231.2 Medicine and management as twin forces: Comparing new modes of control in European hospitals

Thursday, August 2, 2012: 9:20 AM
Faculty of Economics, TBA
Oral Presentation
Ellen KUHLMANN , University of Bath, United Kingdom
Viola BURAU , University of Aarhus, Denmark
Tiago CORREIA , Lisbon University Institute, Portugal
Roman LEWANDOWSKI , Voivodeship Rehabilitation Hospital for Children, Poland
Christos LIONIS , University of Crete, Greece
Mirko NOORDEGRAAF , University of Utrecht, Netherlands
Jose REPULLO , Charlos III University Madrid, Spain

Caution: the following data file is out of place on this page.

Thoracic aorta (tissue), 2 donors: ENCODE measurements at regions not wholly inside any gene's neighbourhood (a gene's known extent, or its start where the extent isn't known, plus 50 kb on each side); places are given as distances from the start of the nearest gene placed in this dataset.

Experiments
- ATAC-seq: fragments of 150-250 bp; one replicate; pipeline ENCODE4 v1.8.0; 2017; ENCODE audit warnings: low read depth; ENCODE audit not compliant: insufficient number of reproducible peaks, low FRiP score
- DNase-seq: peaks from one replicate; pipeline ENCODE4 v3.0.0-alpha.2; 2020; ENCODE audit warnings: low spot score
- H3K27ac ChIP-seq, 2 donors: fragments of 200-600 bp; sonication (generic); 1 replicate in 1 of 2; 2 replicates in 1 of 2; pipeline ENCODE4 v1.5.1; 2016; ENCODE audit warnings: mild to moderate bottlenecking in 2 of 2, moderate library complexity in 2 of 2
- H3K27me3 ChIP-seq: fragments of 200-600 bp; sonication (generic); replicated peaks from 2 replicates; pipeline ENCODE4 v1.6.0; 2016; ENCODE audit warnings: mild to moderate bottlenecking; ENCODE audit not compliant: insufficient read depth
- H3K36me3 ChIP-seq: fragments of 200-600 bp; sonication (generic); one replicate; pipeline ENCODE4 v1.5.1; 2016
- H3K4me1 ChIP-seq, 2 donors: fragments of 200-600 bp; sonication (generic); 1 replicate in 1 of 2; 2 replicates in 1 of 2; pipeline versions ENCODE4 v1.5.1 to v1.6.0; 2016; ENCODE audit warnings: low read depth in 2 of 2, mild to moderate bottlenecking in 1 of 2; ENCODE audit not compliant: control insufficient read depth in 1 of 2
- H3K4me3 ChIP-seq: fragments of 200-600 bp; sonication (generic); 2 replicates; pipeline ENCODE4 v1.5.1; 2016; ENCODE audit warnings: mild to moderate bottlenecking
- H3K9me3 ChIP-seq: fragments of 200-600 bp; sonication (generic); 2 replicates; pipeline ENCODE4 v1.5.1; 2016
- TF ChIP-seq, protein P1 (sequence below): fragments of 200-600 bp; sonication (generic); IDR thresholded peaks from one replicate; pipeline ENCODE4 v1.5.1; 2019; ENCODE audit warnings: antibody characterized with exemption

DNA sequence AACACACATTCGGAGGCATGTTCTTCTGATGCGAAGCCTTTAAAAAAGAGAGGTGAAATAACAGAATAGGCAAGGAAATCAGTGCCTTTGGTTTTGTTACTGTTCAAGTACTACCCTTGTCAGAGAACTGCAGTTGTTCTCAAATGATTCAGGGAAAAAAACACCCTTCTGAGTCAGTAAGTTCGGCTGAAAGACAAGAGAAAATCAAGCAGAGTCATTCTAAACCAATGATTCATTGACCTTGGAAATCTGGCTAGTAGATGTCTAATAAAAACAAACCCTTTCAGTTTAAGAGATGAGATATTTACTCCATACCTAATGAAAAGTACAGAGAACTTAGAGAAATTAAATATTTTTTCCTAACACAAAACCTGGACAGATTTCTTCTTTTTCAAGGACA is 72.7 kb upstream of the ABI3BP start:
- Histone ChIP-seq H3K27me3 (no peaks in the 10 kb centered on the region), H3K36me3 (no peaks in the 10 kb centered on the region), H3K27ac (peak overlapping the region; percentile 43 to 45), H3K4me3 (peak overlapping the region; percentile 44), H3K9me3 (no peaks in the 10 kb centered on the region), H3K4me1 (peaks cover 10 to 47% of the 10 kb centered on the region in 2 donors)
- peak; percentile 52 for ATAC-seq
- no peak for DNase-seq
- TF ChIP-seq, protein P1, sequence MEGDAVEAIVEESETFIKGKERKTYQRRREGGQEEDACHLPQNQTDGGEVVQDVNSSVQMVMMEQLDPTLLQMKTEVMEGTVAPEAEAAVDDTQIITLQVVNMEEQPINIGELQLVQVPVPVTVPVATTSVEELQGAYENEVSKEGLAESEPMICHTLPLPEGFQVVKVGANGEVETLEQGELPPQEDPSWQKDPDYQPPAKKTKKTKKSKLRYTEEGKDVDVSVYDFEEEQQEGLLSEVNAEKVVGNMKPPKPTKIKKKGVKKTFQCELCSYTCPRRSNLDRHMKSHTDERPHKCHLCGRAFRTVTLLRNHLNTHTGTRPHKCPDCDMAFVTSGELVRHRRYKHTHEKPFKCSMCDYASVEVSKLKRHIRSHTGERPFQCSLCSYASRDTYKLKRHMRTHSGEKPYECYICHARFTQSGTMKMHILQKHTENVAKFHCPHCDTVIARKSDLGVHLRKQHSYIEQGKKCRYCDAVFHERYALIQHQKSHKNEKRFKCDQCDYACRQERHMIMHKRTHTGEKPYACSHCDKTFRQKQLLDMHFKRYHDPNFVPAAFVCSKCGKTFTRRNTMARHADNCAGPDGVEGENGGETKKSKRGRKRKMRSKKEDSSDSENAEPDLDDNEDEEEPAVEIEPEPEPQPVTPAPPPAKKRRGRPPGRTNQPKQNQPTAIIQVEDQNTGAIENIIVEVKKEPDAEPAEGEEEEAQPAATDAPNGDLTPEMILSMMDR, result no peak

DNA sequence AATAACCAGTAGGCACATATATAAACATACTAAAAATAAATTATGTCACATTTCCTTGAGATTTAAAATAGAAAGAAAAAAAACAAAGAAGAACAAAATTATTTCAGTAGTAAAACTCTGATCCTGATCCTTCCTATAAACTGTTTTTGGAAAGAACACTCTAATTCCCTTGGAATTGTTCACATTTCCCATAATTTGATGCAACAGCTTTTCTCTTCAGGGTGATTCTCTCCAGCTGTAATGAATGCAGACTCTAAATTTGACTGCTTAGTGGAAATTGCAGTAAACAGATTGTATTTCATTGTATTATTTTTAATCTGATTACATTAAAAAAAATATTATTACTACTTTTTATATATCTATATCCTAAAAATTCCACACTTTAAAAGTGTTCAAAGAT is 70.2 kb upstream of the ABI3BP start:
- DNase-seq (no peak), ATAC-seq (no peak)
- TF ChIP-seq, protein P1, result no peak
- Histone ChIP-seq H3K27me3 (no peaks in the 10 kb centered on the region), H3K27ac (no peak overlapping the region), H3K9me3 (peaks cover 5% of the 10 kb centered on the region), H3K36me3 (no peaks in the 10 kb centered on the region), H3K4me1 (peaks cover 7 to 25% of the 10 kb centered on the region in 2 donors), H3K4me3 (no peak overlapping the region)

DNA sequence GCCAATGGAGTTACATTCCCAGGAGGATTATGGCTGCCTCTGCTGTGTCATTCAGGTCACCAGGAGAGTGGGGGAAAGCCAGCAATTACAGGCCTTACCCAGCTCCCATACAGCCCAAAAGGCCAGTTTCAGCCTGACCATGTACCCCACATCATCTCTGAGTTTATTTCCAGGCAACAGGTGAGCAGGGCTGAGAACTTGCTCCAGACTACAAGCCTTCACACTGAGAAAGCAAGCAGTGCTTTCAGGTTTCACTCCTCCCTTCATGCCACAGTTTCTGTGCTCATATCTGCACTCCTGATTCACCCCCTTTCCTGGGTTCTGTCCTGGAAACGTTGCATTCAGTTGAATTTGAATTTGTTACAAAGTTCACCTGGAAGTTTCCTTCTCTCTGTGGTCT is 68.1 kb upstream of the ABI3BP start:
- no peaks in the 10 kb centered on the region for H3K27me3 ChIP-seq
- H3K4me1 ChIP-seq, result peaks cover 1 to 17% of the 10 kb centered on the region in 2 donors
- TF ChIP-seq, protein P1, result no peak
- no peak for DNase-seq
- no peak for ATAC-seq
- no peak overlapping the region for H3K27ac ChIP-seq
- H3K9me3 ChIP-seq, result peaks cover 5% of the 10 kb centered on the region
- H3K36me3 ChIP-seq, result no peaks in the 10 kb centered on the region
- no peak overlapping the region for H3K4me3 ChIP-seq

Across countries, management has brought tighter controls into all areas of clinical practice, responding mainly to financial shortages coupled with increasing public demand for quality and safety of care. Management is not simply expanding and creating new roles for non-clinical managers, but doctors, too, are charged with managerial responsibilities. In this paper we seek to explore how the transformations in medicine and management matter in the control of clinical practice and whether they create opportunities for more integrated, less hierarchical relationships in healthcare. We apply a context-sensitive comparative approach drawing on case study material from seven European countries, namely Denmark, Netherlands, Germany, Poland, Portugal, Spain and Greece; research was carried out by the authors and includes analyses of policy documents, primary and secondary sources and additional expert information. The findings highlight that the transformation in the relationship between medicine and management can take the form of 'hybridisation', 'integration' or more separated 'co-existence' of managerialism and professional self-governing capacities. Interestingly, these patterns may not only vary between countries but also within one organisation depending on both the level of governance (hospital or department) and the area of control (funding or quality and safety issues). The effects of new modes of control are therefore highly complex, diverse and context-depend, including opportunities for remaking professional power. ‘Global’ models of control are not only shaped by institutions when transferred to ‘local’ contexts, but organisational settings and actors also matter, and this, in turn, puts new challenges on comparative health policy mainly concerned with institutional settings.